2) Shrimp cooked in coconut milk tastes great. So, of course, shrimp vendors tried feeding coconut milk to these little crustaceans. But expecting shrimp to climb up trees and crack open the coconuts resulted in disappointment. Nothing happened even when they put the shrimp in trees. Of course! Shrimp can’t breathe out of water. The shrimpers tried planting coconut trees in water. It turned out that coconuts trees don’t grow in water. The once plucky entrepreneurs gave up the whole idea. Now we’ll never know if shrimp could have been trained to extract milk from coconuts.

– Paul De Lancey, The Comic Chef

My cookbook, Following Good Food Around the World, with its 180 wonderful recipes, my newest novel, Do Lutheran Hunks Eat Mushrooms, a hilarious apocalyptic thriller, and all my other books, are available on amazon.com.

Categories: cuisine, humor, international | Tags: , , , , , , , , , , , , , , , , , | 2 Comments

Why Can’t the IRS Fill Out Our Tax Forms?

Well, why not?

 

 

– Paul De Lancey, The Comic Chef

My cookbook, Following Good Food Around the World, with its 180 wonderful recipes, my newest novel, Do Lutheran Hunks Eat Mushrooms, a hilarious apocalyptic thriller, and all my other books, are available on amazon.com.

Categories: humor | Tags: , , , , , , , , , , | 2 Comments

Haitian Griots

Haitian Entree

GRIOTS

INGREDIENTS

3 pounds pork shoulder
1 green bell pepper
1 medium onion
1 shallot
1 Scotch bonnet or habanero pepper
½ tablespoon pepper
1 teaspoon salt
1 teaspoon thyme
3 tablespoons lime juice
⅓ cup orange juice
3 tablespoons vegetable oil
¼ cup fresh parsley

SPECIAL UTENSIL

large oven-safe pot The entree, not a safe riot.

Serves 6. Takes 1 hour, then 8 hours to marinate, and 2 hours more.

PREPARATION

Cut pork into 1″ cubes. Dice bell pepper, onions, Scotch bonnet pepper, and shallot. (Scotch bonnet is a truly spicy pepper. Wash your hands after handling it and for goodness sake, do not wipe your forehead after touching it.) Add all ingredients except oil and parsley to large oven safe pot. Mix with hands until well blended and pork cubes are thoroughly coated. (Wash your hands!) Cover and marinate in refrigerator for 8 hours or overnight.

Preheat oven to 350 degrees. Cover oven-safe pot and put in oven. Bake at 350 degrees for 1 hour 30 minutes or until pork is tender. Remove pot from heat. Use slotted spoon to remove pork cubes from oven-safe pot. Pour liquid from oven-safe pot into regular pot. Return pork cubes to oven-safe pot. Add oil. Stir until pork cubes are well coated with oil.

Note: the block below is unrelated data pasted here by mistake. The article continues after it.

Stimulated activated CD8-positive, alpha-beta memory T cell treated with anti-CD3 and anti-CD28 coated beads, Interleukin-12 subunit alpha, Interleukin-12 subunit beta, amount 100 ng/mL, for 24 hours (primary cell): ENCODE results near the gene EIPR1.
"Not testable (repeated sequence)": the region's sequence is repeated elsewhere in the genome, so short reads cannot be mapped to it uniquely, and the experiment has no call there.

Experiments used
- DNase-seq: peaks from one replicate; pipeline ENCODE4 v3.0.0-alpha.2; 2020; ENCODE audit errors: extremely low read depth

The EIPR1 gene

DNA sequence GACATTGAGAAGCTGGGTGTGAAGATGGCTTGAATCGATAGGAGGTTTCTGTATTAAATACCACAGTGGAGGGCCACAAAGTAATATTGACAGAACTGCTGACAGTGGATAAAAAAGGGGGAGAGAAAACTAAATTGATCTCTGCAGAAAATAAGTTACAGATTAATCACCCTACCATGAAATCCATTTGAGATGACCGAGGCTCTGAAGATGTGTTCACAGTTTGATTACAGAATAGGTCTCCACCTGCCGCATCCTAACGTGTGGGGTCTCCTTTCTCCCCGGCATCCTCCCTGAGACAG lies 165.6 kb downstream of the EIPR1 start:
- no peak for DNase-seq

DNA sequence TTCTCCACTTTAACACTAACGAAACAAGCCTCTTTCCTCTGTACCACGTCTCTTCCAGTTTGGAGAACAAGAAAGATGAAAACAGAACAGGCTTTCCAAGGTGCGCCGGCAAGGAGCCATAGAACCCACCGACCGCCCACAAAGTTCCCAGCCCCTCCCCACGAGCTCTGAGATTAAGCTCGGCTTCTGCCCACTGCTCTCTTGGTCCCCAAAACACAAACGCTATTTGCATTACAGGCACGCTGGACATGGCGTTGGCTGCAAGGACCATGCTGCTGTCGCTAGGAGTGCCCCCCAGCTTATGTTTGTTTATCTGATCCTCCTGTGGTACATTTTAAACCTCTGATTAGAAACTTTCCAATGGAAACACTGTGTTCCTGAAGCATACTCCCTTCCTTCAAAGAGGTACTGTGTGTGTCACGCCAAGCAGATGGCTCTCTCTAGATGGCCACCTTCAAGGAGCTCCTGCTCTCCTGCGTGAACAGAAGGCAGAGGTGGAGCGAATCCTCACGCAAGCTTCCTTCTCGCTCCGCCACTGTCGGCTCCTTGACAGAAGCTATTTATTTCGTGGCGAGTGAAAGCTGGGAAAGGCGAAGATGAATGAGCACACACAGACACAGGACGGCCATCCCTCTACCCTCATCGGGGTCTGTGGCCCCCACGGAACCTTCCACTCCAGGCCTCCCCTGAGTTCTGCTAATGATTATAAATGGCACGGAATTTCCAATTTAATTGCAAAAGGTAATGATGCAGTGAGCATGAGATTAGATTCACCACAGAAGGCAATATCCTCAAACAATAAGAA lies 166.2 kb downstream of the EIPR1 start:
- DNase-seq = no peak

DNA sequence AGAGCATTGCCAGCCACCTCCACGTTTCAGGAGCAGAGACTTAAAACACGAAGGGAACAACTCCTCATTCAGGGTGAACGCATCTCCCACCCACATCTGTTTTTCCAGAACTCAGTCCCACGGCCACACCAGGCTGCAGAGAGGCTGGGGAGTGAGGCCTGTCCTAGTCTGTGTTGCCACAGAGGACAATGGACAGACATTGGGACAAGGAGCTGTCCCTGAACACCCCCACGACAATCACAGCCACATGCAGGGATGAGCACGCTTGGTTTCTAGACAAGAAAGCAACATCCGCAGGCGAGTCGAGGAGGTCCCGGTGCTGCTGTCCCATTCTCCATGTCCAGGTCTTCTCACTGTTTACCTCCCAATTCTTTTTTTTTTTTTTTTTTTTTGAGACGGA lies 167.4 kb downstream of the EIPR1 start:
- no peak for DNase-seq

Return oven-safe pot to oven. Bake at 350 degrees for 10 minutes. While pork in oven-safe pot bakes, add liquid to second, regular pot. Cook over medium-high heat for 10 minutes or until liquid has been reduced by half. Stir occasionally. Drizzle liquid over pork cubes. Dice parsley. Garnish pork with parsley. Goes well with rice or fried plantain.

TIDBITS

1) Governments rate riots for the maturity of their audiences. A Griot rating, that is a G-Riot, means that families can safely let their children go see the disturbance. However, deadly riots such as the storming of the Bastille during the French Revolution, usually get an R, or restricted, rating.

– Paul De Lancey, The Comic Chef

My cookbook, Following Good Food Around the World, with its 180 wonderful recipes, my newest novel, Do Lutheran Hunks Eat Mushrooms, a hilarious apocalyptic thriller, and all my other books, are available on amazon.com.

Categories: cuisine, humor, international | Tags: , , , , , , , , , , , , , , , , , , , , , | Leave a comment

Khoresh Ghormeh Sabzi

Iranian Entree

KHORESH GHORMEH SABZI
(Herb Meat Stew)

INGREDIENTS

1 cup basmati rice or rice
1½ pounds stewing beef or lamb
1 large onion
2 tablespoons olive oil (2 more tablespoons later)
¼ cup fresh cilantro*
¼ cup fresh fenugreek leaves*
¼ cup fresh garlic chives or green onions or fresh chives*
4 green onions
½ cup fresh parsley*
½ tablespoon turmeric
1 15-ounce can kidney beans, drained